Since God the Father is a central Christian message, Father's Day offers meaningful Sunday school learning opportunities. Take children on a journey into the Bible as you show them the similarities and differences between the Heavenly Father and their dads. Children may be surprised to learn how much they share with Jesus on the subject of fathers. On the day of the year when families honour their fathers, adapt the worship community sermon to fit a child's understanding.
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Abba and Jesus
Sunday schoolchildren of different ages can relate to the closeness between a father and a child. When a child calls out, "Daddy!" the child expresses an intensely loving relationship in a single word. Read from the gospel of Mark, chapter 14. Ask older Sunday schoolchildren to take turns reading verses 1 to 35. Stop after each scene to talk about what is happening. Explain to the children that Jesus is facing his final days and he knows what is going to happen. Ask children to reflect on how he must have felt. Read aloud Mark 14:36 in which Jesus cries out to "Abba" to take away the burden he is about to bear. Tell the children that the word "Abba" is an ancient Aramaic term -- the language in which Jesus often spoke -- that translates as "daddy." Ask the children to discuss why they think Jesus would have used that term instead of any other term for "father."
God the Father
Children know in one way or another that their fathers are a source of life. Help children to consider that God is the Father and Creator of all life. Turn to the Creation narratives in Genesis 1-2:7 for inspiration. Ask children to bring pictures of their fathers and themselves. Place the photographs on a table. Exhibit examples of the elements of creation listed in Genesis 1. Point to the sky, water, birds and animals, telling the children that God created all of these things. Then read Genesis 2: 7 in which God gives the first human life by breathing into his nostrils. Ask the children to think about how close God was in that moment of life-giving breath. Gather the kids around the table filled with images of fathers and children. Suggest that the children think about God giving their fathers and themselves life. Suggest how close God must be to them and to their dads and how they will always share that connection with their fathers.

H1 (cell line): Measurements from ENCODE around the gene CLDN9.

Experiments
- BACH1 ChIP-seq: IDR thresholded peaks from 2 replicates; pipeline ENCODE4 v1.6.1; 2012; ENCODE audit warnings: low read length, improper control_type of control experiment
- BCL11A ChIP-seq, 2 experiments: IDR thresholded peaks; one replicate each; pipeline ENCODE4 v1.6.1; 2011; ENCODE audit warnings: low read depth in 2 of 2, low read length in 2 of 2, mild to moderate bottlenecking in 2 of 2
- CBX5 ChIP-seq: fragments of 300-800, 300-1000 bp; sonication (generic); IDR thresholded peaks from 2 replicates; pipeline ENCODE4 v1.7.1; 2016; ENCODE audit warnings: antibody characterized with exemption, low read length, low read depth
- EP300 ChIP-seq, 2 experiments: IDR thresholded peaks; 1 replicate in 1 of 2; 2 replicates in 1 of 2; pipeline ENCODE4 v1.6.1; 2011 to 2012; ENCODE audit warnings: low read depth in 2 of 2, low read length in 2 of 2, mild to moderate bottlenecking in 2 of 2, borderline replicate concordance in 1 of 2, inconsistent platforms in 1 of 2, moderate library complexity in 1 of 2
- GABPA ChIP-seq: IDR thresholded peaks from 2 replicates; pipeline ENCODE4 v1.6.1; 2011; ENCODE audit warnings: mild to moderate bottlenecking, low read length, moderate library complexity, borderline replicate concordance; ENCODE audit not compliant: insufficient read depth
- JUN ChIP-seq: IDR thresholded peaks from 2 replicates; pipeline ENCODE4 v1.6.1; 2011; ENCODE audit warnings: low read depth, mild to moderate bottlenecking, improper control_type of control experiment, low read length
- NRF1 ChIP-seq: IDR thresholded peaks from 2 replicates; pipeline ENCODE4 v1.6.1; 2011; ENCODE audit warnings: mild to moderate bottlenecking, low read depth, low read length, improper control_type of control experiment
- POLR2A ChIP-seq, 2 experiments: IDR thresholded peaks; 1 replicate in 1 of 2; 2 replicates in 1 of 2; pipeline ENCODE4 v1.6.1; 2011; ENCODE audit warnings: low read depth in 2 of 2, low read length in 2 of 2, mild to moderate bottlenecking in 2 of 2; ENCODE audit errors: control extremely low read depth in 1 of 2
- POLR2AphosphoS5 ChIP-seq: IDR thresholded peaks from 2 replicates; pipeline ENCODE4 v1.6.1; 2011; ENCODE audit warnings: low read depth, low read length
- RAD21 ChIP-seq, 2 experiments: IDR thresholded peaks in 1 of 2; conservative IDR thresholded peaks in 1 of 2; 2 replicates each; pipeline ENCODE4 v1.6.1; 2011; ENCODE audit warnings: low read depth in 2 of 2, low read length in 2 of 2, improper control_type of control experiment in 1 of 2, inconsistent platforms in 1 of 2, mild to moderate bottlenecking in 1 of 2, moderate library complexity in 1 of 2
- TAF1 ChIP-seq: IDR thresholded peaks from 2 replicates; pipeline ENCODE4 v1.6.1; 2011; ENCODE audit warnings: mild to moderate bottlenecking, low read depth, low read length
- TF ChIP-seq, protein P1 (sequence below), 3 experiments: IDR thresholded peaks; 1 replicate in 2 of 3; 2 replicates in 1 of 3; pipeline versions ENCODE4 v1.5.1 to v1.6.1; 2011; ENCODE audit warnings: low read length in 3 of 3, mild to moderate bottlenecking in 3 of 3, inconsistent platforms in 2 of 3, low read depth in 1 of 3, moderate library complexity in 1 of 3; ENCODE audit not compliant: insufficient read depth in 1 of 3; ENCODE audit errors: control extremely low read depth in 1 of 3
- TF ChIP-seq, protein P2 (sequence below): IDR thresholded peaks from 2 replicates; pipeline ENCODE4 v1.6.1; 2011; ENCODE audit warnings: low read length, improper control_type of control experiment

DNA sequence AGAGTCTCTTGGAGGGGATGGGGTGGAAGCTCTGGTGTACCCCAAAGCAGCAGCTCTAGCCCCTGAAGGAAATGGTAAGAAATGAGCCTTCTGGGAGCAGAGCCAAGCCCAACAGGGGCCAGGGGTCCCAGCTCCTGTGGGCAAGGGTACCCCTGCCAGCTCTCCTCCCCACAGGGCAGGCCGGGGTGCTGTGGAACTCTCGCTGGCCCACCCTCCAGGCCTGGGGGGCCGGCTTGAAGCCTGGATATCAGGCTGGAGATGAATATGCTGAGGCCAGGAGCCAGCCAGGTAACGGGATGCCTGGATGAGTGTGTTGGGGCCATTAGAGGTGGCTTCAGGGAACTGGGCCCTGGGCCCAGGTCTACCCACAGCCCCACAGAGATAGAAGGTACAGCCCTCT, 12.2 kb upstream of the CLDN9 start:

Loving and Attentive father
The parables in Luke 15 show in vivid imagery and deep emotion God's attentive love for every person. Luke 15:11-32 describes a father who symbolises God, who loves a wayward son so much that the father allows the son to disrespect him. When the son drifts out of the father's life, he waits for him until he returns. Emphasise to the children that the most important aspect of the parable of the Lost Son is the father who never gives up waiting for his son. Divide your Sunday school class into small groups to discuss what it means that God is the father who loves them with such devotion. Ask the kids to think of one time when their fathers showed them extraordinary love.
God, Provider and Law-Giver
God's fatherly love is real, but love is a two-way street. The story of the Ten Commandments gives people tangible ways to express gratitude for God's protection and love. Tell Sunday schoolchildren the Exodus story, emphasising God's extraordinary actions to free the people from slavery in Egypt. Give each child a copy of the Ten Commandments to keep. Ask volunteers to write the commandments on the board. Erase key words from the lines. Instruct students to turn their cards over so they cannot read them and to guess the missing words. Explain that the children's dads deserve their obedience just as God deserves all people's obedience because dads and God protect and love their children.
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